“[Millennials] are going to be very different from their Gen-X and boomer peers, in the same way people who went through the Great Depression were different from generations that came before and after them,” Pelletier noted. “They’re not buying homes, and it’s not because they all can’t — they’re choosing to rent longer. Even those who can buy homes want mobility. They’re afraid of losing their job and don’t want an illiquid asset that prevents them from leaving. They want the flexibility to pick up and move to where there is job growth.”
It is an upbeat assessment. Consumers really learned their lesson from the financial crisis, modified their behavior and resolved to get their overspending under control.
The Less Upbeat Way Of Looking At It
One problem with Pelletier’s assessment is that it is somewhat belied by other data. Though it is often asserted that millennials are the generation of Americans that don’t want to buy homes, they have this annoying habit of affirming they really, really do want to buy homes — they just can’t afford to.
As it turns out, a generation of Americans has not chosen to live with their parents for love of their mother’s cooking — but because of a depressed economy that spat them into a depressed wage market, combined with some very much more stringent underwriting requirement in the post-crisis world means that many millennials think their only and best shot at home ownership is saving up for a down payment while sleeping in their childhood bedroom.
There is also the data that indicates Generation Sriracha is not bringing in the money the way their forebearers did.
As Karen Webster (who we stole the term Sriracha generation from) noted in her recent piece on the coming millennial FinTech crisis, the data is in — and should be scary for anyone trying to capture the elusive millennial spend.
As it turns out, that spend might be elusive because millennials are Generation Financial Responsibility more or less because they are Generation Broke.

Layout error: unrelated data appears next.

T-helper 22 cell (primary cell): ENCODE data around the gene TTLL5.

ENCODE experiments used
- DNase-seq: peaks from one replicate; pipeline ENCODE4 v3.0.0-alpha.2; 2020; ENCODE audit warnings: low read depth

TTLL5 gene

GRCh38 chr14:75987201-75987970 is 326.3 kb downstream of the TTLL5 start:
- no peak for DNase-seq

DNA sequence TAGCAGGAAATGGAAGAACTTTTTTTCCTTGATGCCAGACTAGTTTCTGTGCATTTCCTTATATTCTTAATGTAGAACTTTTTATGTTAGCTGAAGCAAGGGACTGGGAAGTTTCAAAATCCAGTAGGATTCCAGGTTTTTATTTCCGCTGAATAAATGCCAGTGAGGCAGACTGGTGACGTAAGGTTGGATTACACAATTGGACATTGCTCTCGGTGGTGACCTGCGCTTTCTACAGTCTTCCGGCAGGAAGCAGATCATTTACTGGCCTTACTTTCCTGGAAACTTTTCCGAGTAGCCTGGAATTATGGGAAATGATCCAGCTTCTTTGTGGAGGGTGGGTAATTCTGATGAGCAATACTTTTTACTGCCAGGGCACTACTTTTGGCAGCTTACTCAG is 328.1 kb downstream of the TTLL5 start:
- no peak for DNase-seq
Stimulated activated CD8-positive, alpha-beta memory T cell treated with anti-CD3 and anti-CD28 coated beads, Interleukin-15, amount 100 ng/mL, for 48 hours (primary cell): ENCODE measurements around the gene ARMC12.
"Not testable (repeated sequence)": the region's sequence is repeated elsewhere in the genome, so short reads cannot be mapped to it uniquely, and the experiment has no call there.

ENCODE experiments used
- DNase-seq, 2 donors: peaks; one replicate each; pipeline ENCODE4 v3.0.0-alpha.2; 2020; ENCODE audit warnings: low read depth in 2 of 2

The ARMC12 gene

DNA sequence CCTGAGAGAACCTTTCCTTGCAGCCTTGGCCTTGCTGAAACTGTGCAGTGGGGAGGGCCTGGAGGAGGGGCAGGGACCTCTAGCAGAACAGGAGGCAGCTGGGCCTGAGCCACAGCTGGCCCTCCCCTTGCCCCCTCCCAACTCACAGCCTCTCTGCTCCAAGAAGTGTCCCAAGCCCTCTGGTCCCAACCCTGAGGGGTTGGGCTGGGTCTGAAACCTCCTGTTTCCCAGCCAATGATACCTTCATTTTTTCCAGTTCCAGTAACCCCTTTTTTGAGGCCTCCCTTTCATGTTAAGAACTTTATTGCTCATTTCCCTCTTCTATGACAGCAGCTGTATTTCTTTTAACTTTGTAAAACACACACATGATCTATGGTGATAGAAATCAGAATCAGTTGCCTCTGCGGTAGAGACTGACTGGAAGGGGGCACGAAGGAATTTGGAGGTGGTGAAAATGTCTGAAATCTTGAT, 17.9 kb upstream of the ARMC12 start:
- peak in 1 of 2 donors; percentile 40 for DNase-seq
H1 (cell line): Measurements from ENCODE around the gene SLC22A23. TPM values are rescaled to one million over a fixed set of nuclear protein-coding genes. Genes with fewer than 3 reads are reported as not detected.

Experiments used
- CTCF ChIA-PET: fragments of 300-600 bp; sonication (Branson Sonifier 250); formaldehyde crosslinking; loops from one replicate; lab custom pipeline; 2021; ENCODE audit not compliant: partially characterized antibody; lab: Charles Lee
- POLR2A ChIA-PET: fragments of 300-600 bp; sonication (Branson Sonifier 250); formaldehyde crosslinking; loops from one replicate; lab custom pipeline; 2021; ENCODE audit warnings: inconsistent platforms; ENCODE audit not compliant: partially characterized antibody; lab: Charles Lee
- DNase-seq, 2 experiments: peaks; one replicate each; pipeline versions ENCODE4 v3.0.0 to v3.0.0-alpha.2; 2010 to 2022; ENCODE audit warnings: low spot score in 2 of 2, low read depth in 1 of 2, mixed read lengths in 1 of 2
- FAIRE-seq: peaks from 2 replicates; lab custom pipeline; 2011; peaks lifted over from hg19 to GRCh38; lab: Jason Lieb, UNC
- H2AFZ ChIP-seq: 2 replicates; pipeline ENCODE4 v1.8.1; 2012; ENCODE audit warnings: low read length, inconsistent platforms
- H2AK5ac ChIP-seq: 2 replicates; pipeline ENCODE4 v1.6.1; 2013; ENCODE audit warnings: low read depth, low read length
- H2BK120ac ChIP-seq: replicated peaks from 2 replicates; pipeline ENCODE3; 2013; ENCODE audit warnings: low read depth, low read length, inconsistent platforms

“The news flash here is that the prospect of kids entering their third decade of life and out earning their parents has been on a slippery slope since the 1950s.... But that downward slide took a nosedive for the kids born in the 1980s — or what we call today the millennial generation,” said Webster in her piece. “Overall, only half of them will ever best the earnings potential of their parents and even, quite possibly, their elder siblings. Depending on those millennials’ lot in life, even 50 percent may look optimistic.”
And then there is one more fly in the ointment — 47 percent of Americans who do not have easy access to $400, according to the Federal Reserve Board (i.e., through cash or credit card) in the event of an emergency that calls for it. We suspect that many of those Americans show up in the 25 percent of those who are currently living debt-free. And they will stay in that category right until they have a financial emergency and need to borrow that $400 from a short-term lender with a 300 percent APR.
There is nothing bad to be said about responsibly managing debt — and certainly consumer confidence that they can do so is always a good sign. However, celebrating all reductions in household debt and all intentions never to borrow as good news is probably not such a good idea either. If millennials don’t use debt because they don’t care to, that is one thing. If they can’t, that is quite another.